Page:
His meander of thoughts stopped short when he turned. The head of a giant bristly worm twisted in the air. Tendrils whipped about the enormous hole that was its mouth. Scales on the side of its body gouged the side of the only tree left standing near it. The covering of their hiding place was ripped to pieces in the monsters enormous maw. 

     The mouth-hole honed in on Alek, and the beast slithered farther out of the ground. 

     “Great Thaden!” a soldier shouted from the other side of the clearing. “A lurker!”

     “Protect the Prince!” Orestes ran at the monster, sword raised.

     Alek unsheathed his sword, but thought he’d be worm food before he could damage the thing. 

     Tover Jumped on top of the lurker, knife jabbing against scales, to little effect. Alek lost sight of the lumen when the worm rolled.

     The lurker sped up, and Alek ran. He dodged and swerved, but he couldn’t shake the large mouth. Hot, sticky breath brushed against his skin. The smell reminded him of digging in the cook’s garden. It smelled like freshly turned soil. The soldiers tried to catch up. They shouted from behind the creature, but the lurker kept Alek its target.

     “Over here,” Dez cried. 

     Alek turned, running as fast as he could. Branches struck him, scratching his face and hands, tearing at his clothing. He glimpsed Dez up in the trees, but Alek didn’t have time to take to limb. A hot blast of air hit his back.

     Amidst the adrenaline burning in his limbs and the racing heart pounding in his chest, Alek wondered what his father would think of his only son being eaten by a giant armored worm.

     Alek turned. It was no use. He couldn’t out run it. 

     Dez leapt feet first onto the trunk of a dead tree. The tree snapped, the jutting top falling into the oncoming lurker’s mouth. The worm paused, tendrils gnashing on wooden prey. Snaps popped as splinters filled the air. 

     Tover tugged at Alek, to pull him away. Alek wondered when he’d stopped running. His men ran up beside the beast, slashing and hacking at the unbending scales.

     “No, wait.” Alek pulled free of Tover’s grasp and ran at the worm.

     The lurker rolled, crushing half of the men in the troop. 

     Alek called to the survivors. “The mouth!” He charged in, slashing at the mouth opening. The skin rolled, opening and closing, with thorny teeth facing inward toward the beast’s gullet. The mouth had no scales. Alek jabbed at the loose flesh, tearing it into ribbons. The men caught on and joined the assault.

     The lurker lifted its head high, rolling it in a circle, a loud breath rushing out of the bleeding hole. 

     The men jumped away from the waving head, waiting until it dropped and they could attack the unarmored mouth.  

     It didn’t. The lurker lifted higher off the ground, soaring up to the treetops. 

     “Get back,” Dez yelled. They ran.

     Alek looked back in time to see the animal’s head come crashing down. He rushed forward to meet it, thrusting his sword into the oncoming flesh, driving it to the hilt before being knocked down. The head disappeared into the earth, pushing up dirt while it created a new hole. It slowed, then halted. Half of it’s hard scaled body was exposed. The soldiers slowly approached as leaves and debris drifted down, covering the bare patch of earth.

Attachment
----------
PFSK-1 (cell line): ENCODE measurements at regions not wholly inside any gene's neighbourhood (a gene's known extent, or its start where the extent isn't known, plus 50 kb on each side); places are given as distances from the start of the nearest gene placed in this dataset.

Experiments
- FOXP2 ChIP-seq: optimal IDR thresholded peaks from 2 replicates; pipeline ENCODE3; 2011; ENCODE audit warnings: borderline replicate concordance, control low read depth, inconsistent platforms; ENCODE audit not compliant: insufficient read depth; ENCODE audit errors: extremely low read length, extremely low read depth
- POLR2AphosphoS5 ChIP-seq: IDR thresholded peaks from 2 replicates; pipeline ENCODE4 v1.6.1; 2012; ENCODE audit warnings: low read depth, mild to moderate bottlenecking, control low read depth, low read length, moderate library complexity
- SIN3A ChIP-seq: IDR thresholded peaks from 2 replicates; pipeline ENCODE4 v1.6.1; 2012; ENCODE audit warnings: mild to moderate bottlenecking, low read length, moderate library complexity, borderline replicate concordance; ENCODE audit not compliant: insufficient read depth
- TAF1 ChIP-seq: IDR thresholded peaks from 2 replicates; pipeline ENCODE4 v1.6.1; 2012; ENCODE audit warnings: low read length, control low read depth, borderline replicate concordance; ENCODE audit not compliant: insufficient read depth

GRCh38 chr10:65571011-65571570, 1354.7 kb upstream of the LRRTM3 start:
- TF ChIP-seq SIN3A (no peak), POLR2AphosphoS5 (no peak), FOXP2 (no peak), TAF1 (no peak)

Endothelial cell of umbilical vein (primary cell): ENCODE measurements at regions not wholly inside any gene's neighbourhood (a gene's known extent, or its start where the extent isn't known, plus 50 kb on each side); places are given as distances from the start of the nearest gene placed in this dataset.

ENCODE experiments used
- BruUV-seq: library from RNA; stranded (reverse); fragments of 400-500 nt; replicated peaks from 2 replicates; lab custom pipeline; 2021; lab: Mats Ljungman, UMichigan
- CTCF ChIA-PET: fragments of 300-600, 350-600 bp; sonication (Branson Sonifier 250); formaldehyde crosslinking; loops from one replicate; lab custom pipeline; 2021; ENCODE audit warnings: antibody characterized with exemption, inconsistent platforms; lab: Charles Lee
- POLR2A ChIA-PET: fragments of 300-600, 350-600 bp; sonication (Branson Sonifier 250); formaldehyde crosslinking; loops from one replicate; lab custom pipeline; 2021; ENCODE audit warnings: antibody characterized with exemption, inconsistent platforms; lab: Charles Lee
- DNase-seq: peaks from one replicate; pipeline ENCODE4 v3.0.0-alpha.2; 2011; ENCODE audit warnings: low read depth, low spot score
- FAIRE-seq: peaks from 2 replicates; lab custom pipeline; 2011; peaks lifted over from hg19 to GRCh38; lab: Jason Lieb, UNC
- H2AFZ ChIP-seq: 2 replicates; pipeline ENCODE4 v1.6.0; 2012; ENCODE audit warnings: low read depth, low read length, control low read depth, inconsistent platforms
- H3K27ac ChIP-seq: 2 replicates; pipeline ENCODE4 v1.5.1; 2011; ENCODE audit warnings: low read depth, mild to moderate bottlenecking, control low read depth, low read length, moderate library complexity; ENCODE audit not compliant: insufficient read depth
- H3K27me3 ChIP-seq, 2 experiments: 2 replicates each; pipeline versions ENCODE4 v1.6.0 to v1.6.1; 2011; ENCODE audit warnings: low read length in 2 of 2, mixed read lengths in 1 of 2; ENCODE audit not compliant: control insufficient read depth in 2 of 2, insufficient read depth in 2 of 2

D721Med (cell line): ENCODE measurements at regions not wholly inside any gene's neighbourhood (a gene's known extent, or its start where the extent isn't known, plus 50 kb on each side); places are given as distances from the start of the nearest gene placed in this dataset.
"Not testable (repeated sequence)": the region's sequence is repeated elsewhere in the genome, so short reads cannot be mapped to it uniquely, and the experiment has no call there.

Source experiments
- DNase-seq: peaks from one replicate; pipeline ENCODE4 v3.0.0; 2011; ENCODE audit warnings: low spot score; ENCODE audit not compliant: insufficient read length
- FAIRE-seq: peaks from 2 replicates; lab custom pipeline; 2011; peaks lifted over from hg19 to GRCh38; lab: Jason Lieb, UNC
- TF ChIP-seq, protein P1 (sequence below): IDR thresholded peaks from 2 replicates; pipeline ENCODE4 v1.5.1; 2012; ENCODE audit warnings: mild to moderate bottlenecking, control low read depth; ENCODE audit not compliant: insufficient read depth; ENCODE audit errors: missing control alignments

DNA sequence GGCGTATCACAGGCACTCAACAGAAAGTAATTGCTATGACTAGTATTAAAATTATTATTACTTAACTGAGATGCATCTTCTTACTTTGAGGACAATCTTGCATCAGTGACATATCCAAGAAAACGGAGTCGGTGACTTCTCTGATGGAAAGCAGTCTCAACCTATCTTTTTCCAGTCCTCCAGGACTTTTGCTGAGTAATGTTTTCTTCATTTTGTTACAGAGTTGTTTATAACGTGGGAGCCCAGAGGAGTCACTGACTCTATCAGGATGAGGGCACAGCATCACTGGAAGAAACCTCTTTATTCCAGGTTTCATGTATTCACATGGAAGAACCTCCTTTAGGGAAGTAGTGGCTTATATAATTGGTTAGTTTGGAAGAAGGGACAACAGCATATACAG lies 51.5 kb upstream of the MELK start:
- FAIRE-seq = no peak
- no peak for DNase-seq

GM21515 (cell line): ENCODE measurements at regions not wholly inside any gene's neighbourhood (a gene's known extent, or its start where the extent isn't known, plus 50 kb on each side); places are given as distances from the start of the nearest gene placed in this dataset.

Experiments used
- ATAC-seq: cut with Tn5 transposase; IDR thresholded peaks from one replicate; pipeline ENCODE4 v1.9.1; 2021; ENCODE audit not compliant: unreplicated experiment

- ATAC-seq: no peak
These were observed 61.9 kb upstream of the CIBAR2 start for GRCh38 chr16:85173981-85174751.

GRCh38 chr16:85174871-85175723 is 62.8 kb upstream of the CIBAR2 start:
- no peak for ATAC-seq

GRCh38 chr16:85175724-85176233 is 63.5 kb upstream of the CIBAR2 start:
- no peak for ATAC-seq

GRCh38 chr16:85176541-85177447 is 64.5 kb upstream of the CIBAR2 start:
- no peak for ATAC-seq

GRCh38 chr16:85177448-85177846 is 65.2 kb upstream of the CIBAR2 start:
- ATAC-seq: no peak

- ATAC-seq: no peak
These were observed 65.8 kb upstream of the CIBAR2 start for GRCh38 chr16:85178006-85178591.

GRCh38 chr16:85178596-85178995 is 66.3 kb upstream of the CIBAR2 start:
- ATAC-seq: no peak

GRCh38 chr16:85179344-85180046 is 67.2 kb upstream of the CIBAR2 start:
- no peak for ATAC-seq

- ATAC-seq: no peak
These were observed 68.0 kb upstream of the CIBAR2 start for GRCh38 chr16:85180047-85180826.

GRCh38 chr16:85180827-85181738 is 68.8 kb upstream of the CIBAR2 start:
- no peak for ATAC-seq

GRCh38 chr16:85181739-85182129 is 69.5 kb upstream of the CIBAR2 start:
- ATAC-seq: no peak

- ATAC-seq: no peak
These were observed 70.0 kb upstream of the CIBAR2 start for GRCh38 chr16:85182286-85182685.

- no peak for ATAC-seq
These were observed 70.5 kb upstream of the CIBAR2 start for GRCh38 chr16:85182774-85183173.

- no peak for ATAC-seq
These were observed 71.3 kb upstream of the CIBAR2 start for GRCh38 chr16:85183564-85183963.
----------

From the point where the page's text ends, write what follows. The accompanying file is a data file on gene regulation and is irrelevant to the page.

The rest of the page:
Alek reached out, touching the hard body armor. The lurker spasmed and Alek jumped, removing his hand. Its muscles relaxed completely, slightly flattening the round mass of the body. Alek touched it again. “It’s Dead.” The scales felt cool and smooth under his fingers. “Guess I’ll need a new sword.”

     Dez climbed on top of the body and ran the length of it. “So that’s what got Christos and Sander.” He slid down the tail.

     “Do you think there’re more?” Alek wiped blood from his neck.

     “Why would I know? It’s best to be careful now that we know they like the edge of the desert. Enough sand to roam, yet a better source of food.” Dez scratched the back of his head.

     “You saved me back there. Thanks.”

     “That’s what I’m here for, why I came on the campaign, to protect my best friend.” Dez grinned.

     “Except when you’re sleeping.” Alek pushed him playfully.

     “Well, you didn’t warn me how boring it would be.”

     “And if I had, would you have stayed home?”

     “Nah. Hey, where’s Tover?”

     Alek looked around, shrugging. “Last I saw him, he was on the back of the lurker.”

     Dez’ smile fell. He eyed the bodies lying in blood around the lurker.

     “Right here, guys.”

     Alek and Dez jumped.

     Tover stood in the shadow of a tree.

     “Are you always so quiet?” Alek gave the little man a pat on the back. “Good to see you.” He watched the soldiers gathering the dead to take back to camp. “I need to send word to my father, Drel and Lulan.”

     The bleating of sheep sounded in the clearing. Alek would have to remember to have them brought back to camp. 

     Dez nodded. “Let’s get back to camp.”

References: Tover, Dez, Alek, Elf, Human, Lumen, Sade, Naga, DarkElf, Scorpid